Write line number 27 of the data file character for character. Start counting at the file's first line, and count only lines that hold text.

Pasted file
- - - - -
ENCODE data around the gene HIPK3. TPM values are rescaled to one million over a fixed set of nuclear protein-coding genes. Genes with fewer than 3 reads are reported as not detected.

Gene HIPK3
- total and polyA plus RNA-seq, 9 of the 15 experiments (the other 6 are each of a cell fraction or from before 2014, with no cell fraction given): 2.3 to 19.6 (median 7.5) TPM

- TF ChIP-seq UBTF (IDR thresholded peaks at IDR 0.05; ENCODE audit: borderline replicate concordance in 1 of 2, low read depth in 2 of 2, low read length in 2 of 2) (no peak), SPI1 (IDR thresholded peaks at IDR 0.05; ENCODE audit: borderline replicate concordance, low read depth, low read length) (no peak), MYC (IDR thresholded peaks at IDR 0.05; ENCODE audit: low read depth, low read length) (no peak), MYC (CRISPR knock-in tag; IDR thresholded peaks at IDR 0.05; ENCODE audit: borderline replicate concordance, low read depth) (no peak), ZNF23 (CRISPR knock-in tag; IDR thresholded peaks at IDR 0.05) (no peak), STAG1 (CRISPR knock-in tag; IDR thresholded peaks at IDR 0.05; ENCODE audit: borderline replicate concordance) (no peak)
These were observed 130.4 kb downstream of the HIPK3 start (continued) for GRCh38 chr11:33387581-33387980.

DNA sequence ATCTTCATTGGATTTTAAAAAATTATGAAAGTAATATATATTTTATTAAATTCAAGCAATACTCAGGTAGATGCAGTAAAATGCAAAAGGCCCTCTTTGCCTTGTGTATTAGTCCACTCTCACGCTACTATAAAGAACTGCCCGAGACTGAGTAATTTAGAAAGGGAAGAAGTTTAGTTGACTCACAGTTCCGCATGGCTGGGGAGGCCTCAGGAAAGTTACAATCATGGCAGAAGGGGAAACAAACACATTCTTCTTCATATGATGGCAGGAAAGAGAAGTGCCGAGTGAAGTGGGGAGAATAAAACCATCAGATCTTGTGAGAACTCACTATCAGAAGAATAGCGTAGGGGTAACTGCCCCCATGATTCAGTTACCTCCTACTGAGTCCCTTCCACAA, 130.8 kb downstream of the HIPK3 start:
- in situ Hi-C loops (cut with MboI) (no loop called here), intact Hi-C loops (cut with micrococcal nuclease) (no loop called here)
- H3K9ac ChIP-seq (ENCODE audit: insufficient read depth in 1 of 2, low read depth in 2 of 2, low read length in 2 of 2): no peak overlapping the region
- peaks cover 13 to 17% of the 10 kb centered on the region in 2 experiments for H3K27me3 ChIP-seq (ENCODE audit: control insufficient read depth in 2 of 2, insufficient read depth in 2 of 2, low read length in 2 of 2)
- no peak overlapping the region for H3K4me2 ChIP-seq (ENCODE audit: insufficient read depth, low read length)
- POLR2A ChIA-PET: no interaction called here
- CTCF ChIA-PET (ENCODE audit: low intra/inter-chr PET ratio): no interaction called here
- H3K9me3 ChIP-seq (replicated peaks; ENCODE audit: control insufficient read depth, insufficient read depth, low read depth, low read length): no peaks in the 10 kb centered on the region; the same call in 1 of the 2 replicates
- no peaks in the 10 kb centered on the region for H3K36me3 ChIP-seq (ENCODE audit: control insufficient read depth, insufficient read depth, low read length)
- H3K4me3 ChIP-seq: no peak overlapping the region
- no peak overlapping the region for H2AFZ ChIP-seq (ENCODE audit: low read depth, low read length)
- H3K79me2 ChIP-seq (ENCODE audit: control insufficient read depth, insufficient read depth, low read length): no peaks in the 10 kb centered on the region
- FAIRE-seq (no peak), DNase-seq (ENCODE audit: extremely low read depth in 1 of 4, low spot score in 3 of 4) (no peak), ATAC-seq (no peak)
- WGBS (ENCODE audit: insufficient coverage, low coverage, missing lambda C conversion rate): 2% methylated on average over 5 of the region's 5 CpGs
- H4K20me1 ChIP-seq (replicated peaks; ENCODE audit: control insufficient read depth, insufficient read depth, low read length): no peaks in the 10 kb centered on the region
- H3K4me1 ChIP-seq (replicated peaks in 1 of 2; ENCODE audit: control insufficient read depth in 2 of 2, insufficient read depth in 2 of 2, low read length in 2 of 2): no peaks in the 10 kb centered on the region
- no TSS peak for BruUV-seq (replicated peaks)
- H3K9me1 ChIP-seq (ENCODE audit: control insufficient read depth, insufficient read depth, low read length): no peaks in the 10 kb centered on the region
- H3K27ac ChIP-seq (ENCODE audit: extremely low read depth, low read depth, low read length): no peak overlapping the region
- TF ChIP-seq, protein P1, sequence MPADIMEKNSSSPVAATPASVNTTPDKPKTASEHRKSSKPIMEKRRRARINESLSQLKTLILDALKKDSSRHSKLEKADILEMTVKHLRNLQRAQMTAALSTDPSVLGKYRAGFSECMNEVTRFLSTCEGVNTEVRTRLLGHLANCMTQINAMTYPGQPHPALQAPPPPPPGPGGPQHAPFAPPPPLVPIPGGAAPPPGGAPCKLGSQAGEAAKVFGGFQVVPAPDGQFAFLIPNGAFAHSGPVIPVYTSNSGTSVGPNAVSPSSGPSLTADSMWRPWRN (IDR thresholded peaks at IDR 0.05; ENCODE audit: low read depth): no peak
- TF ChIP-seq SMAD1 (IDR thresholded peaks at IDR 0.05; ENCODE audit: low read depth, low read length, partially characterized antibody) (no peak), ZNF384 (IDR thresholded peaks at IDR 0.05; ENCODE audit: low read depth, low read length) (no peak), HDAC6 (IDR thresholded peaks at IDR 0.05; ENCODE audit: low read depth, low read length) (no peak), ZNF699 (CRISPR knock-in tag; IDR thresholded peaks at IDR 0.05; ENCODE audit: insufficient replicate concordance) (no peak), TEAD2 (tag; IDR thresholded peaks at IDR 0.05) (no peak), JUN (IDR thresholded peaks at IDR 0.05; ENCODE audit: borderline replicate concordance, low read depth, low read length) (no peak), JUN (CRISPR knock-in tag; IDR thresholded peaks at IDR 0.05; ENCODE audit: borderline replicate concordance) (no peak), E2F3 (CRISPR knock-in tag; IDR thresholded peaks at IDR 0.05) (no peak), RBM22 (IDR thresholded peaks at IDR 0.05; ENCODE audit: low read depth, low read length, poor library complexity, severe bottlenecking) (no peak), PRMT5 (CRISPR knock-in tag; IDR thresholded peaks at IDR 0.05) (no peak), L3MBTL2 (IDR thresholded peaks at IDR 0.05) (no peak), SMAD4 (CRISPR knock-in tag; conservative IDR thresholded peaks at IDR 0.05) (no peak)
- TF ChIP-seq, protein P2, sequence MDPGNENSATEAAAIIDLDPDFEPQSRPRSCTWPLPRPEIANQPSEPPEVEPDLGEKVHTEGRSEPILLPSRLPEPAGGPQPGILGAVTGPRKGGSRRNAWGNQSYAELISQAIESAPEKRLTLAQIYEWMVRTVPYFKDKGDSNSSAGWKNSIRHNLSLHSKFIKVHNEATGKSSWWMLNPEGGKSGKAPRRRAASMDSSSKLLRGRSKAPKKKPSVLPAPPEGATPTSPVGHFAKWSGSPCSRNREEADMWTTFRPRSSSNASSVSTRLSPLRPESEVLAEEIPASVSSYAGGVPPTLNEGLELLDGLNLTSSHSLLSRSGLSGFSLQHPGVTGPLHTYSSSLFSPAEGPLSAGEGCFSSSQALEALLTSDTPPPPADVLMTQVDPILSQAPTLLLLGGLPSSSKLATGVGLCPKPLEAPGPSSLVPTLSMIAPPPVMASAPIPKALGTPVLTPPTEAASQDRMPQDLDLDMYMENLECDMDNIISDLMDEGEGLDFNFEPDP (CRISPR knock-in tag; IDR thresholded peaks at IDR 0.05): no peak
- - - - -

- TF ChIP-seq, protein P2, sequence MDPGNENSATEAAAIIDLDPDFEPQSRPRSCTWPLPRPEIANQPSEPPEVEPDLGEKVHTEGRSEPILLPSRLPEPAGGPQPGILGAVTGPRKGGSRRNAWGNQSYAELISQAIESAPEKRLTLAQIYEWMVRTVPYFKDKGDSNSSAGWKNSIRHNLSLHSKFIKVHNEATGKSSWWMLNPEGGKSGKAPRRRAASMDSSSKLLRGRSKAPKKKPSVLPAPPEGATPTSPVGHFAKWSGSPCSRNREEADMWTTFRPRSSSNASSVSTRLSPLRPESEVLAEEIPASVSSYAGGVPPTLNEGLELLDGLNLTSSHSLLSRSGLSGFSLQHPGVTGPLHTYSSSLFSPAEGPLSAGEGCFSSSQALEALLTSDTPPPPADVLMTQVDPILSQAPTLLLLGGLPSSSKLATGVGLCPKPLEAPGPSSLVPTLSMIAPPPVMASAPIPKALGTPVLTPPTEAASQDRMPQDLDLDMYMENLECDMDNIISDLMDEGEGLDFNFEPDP (CRISPR knock-in tag; IDR thresholded peaks at IDR 0.05): no peak